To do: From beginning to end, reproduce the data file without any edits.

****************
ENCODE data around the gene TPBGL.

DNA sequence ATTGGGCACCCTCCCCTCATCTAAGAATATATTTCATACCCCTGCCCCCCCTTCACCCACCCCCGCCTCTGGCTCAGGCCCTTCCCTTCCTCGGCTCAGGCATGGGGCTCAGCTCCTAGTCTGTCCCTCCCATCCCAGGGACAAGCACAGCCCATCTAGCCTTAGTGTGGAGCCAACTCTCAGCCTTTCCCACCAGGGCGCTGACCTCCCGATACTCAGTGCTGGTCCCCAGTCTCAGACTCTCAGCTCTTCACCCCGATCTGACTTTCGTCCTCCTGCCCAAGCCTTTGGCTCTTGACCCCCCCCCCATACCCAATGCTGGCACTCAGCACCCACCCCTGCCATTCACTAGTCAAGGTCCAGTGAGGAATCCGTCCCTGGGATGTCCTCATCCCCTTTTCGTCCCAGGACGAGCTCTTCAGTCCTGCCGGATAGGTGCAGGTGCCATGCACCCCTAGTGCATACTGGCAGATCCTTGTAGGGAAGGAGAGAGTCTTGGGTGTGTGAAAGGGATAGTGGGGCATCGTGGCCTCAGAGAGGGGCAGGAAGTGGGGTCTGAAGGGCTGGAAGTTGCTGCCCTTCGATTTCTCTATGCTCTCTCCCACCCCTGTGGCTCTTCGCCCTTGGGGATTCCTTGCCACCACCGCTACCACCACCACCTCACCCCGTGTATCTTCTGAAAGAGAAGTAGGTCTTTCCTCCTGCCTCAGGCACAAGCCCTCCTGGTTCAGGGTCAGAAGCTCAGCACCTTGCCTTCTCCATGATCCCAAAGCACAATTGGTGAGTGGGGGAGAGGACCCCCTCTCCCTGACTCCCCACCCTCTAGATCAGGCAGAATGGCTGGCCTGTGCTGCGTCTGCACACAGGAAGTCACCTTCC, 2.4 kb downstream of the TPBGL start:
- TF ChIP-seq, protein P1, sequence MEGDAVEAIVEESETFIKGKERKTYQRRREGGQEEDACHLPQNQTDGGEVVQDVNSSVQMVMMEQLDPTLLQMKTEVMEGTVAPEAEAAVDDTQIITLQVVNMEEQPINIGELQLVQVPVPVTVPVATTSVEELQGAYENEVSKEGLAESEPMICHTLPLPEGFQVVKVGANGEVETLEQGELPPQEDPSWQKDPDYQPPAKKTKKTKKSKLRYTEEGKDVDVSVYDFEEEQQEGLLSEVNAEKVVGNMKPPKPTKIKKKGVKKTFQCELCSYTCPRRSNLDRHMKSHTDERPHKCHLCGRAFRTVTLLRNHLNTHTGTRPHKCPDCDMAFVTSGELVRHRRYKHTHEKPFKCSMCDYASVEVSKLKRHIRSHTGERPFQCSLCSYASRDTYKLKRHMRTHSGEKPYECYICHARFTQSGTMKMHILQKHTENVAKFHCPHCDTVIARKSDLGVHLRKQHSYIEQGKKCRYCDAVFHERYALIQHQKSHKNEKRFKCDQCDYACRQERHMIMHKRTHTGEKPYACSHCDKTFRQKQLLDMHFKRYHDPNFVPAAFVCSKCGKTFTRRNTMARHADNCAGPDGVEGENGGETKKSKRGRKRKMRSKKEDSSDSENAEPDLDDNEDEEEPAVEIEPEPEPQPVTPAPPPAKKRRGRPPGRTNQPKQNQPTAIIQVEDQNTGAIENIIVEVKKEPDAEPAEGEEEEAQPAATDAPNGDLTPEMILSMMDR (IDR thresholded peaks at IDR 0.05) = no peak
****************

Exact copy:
ENCODE data around the gene TPBGL.

DNA sequence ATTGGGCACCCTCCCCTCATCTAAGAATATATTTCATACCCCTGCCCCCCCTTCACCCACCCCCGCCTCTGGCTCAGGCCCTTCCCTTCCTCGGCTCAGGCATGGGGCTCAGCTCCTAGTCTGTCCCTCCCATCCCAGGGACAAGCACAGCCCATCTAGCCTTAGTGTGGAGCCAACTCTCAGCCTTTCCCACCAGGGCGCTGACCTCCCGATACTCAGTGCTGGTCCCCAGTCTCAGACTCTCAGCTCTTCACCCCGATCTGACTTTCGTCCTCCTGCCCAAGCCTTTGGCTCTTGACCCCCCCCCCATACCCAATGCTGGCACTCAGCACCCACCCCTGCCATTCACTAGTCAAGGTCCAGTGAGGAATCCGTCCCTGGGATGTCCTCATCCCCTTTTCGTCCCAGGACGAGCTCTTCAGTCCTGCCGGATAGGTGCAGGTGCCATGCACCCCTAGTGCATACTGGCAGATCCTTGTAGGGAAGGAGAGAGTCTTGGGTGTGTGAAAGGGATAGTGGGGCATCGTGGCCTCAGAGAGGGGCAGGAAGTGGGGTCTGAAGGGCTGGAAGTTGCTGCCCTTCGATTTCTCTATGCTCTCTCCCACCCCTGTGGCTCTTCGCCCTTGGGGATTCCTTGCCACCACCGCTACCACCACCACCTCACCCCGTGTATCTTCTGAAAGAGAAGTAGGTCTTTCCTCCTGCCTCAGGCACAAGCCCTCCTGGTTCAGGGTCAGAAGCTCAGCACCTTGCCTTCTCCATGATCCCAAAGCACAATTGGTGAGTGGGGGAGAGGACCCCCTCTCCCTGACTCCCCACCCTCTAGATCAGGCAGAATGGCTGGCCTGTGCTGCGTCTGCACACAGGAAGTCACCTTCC, 2.4 kb downstream of the TPBGL start:
- TF ChIP-seq, protein P1, sequence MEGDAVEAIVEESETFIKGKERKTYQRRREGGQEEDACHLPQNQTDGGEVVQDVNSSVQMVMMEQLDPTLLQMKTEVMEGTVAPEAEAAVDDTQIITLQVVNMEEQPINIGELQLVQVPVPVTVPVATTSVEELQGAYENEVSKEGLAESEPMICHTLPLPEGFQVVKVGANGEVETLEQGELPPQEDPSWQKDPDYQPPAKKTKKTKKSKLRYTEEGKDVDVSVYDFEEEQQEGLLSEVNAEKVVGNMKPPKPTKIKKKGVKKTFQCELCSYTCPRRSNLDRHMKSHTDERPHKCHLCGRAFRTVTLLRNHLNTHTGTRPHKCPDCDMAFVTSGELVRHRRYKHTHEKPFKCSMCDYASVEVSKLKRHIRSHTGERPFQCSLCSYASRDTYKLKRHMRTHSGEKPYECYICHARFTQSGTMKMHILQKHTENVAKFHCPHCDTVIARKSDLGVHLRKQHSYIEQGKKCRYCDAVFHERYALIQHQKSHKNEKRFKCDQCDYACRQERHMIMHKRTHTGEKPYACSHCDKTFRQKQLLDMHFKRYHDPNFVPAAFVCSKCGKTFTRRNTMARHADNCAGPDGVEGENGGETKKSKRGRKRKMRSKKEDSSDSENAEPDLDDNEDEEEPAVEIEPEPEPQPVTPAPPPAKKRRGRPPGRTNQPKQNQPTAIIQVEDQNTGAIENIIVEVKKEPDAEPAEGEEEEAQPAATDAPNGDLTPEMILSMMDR (IDR thresholded peaks at IDR 0.05) = no peak